Counseling and Psychological Services Welcomes Full-Time Psychiatrist

Posted: May 8, 2008 at 1:00 am, Last Updated: November 30, -0001 at 12:00 am

By Devon Madison

Carol Perez
Carol Perez
Photo by Willow Bodman

Students coming to Counseling and Psychological Services (CAPS) may see a new face in the department. Carol Perez, Mason’s first full-time, on-staff psychiatrist, began working there in January and brings along with her a wealth of experience.

“We are exceedingly grateful to Vice President for University Life Sandy Hubler for her support in securing this position,” says Jeff Pollard, director of CAPS.

Prior to coming to Mason, Perez had her own private practice for 14 years. She had always been interested in working with a student population, but was unable to find the opportunity to join a university setting until now.

Perez says that so far, her experience at Mason has been very positive. “I’ve been very impressed with the comprehensive care Mason offers to people who need it,” she says. “And it’s really inspiring to know that students can be successful despite the conditions they are dealing with.”

“Dr. Perez is a student advocate from the moment she meets them. She wants nothing but the very best for our students,” says Pollard. “She has marvelous training. In addition, she’s tremendously accessible, and she’s really down to earth.”

While Perez enjoys working with college-age students, she admits that there are certain challenges with this population. For those students who were already struggling with issues such as depression or an eating disorder prior to coming to Mason, these issues can become compounded when students are faced with the stress of the college experience.

Another difficult aspect of working with this age group is trying to discern mental illness from burnout due to poor sleeping habits and substance abuse, such as heavy drinking — lifestyle choices not uncommon in the college population.

One alarming trend that she’s noticing is how many demands students have to contend with on top of their already time-consuming course load. She sees students who, in addition to studying, work full time or have intense family obligations. Such demands can have consequences for mental health. “I really admire these students for managing so much, but I do worry about them,” she says.

Since Perez has come onboard at CAPS, the university has been able to address the severity of the mental health issues cropping up on campus. In recent months, CAPS has also been successful in addressing the number of students coming into the facility.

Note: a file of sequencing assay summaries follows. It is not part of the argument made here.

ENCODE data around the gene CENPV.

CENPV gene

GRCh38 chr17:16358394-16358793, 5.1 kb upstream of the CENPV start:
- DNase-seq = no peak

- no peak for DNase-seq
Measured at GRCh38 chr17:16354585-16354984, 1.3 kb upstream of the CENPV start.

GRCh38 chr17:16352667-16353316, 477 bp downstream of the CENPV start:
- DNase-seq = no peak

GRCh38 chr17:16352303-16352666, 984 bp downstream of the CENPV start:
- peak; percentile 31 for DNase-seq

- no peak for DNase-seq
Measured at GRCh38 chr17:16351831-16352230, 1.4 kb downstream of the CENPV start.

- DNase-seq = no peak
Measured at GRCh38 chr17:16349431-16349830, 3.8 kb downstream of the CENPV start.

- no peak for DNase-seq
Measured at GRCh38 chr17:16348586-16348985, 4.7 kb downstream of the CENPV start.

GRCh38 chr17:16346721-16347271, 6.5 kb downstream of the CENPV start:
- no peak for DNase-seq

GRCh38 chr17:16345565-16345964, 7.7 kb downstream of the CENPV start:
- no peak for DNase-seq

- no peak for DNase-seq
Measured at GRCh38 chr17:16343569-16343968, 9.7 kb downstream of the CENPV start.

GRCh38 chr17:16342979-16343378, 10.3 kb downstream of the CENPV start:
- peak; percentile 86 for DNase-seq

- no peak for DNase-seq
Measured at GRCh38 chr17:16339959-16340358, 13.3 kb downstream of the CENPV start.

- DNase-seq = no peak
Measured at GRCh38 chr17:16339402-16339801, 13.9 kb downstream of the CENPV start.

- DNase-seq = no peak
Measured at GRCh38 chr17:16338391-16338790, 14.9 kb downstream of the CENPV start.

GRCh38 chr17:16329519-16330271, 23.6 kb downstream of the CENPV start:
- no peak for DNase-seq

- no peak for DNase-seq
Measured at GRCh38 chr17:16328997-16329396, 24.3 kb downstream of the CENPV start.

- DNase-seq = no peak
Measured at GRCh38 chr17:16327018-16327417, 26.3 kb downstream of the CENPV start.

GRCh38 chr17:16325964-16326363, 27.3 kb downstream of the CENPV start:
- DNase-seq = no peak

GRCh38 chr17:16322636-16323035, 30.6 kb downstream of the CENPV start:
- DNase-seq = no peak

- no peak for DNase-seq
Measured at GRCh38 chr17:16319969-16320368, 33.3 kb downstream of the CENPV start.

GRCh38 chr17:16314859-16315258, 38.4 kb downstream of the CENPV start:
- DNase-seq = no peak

Last fall, two part-time doctoral students began interning as clinicians in CAPS. This provides the interns with valuable experience, and it also provides CAPS with strong practitioners who can provide excellent care to the student population. Two additional doctoral interns will begin clinical work at CAPS this fall, which will further bolster the clinician workforce and increase the number of students who can be seen.

Encouraging students who need assistance the most can be a challenge, says Perez. To foster an understanding that there is nothing shameful about experiencing psychological problems, Perez encourages people to perceive it as a medical condition, which in many cases it is.

“Many students start to see their situation in a different light when they see that medication and counseling really can help. Having a good experience here at CAPS can truly have a ripple effect on other people; if a student is experiencing successful treatment, he or she oftentimes will encourage a friend who might need some help to come over and see us.

“The most important thing for students to know is that we are here to help. We are not here to judge or to gossip, but to help them achieve their goals.”

To comply with Virginia House Bill 1005, which becomes law on July 1, Mason’s Board of Visitors approved a new notification policy at its May 7 meeting. The policy establishes procedures for notifying a parent of a dependent student when CAPS determines that there exists a substantial likelihood that, as a result of mental illness, the student will in the near future cause harm to himself or herself or others; or will suffer serious harm because of a lack of capacity to protect or care for himself or herself. The policy provides an exception to parental notification when the treating clinician determines that notification is reasonably likely to cause substantial harm to the student or another person.

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